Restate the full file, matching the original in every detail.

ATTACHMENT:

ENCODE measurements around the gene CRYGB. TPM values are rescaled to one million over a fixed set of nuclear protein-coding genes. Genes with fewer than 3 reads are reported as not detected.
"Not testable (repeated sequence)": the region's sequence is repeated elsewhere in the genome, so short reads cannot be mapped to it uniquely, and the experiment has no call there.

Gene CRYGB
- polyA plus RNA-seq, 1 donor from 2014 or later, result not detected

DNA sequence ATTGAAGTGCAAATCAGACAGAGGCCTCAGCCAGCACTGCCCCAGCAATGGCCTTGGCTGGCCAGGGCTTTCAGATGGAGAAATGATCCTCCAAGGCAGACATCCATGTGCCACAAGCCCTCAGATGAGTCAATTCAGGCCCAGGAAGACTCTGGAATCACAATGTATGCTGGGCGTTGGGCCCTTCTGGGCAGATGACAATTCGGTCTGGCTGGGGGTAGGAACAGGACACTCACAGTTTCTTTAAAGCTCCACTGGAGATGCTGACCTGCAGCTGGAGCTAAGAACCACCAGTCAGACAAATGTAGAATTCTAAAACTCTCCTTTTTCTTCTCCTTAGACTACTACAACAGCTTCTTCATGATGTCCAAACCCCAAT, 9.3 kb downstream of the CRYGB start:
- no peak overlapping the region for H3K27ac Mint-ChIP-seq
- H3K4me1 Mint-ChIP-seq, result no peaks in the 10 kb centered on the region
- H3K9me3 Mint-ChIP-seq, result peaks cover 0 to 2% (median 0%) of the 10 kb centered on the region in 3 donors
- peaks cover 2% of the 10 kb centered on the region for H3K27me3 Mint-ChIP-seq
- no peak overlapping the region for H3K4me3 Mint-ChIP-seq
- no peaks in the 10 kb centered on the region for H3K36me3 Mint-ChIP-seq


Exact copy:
ENCODE measurements around the gene CRYGB. TPM values are rescaled to one million over a fixed set of nuclear protein-coding genes. Genes with fewer than 3 reads are reported as not detected.
"Not testable (repeated sequence)": the region's sequence is repeated elsewhere in the genome, so short reads cannot be mapped to it uniquely, and the experiment has no call there.

Gene CRYGB
- polyA plus RNA-seq, 1 donor from 2014 or later, result not detected

DNA sequence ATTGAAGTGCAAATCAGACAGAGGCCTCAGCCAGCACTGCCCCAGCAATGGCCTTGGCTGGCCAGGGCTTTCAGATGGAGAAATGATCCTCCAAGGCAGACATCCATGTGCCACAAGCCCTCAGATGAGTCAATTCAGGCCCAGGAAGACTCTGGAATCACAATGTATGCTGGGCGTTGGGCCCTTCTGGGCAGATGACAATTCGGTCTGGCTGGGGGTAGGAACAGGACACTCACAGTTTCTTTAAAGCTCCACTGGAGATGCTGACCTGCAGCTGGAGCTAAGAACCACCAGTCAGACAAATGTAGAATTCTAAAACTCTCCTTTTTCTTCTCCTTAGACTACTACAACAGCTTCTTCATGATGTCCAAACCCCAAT, 9.3 kb downstream of the CRYGB start:
- no peak overlapping the region for H3K27ac Mint-ChIP-seq
- H3K4me1 Mint-ChIP-seq, result no peaks in the 10 kb centered on the region
- H3K9me3 Mint-ChIP-seq, result peaks cover 0 to 2% (median 0%) of the 10 kb centered on the region in 3 donors
- peaks cover 2% of the 10 kb centered on the region for H3K27me3 Mint-ChIP-seq
- no peak overlapping the region for H3K4me3 Mint-ChIP-seq
- no peaks in the 10 kb centered on the region for H3K36me3 Mint-ChIP-seq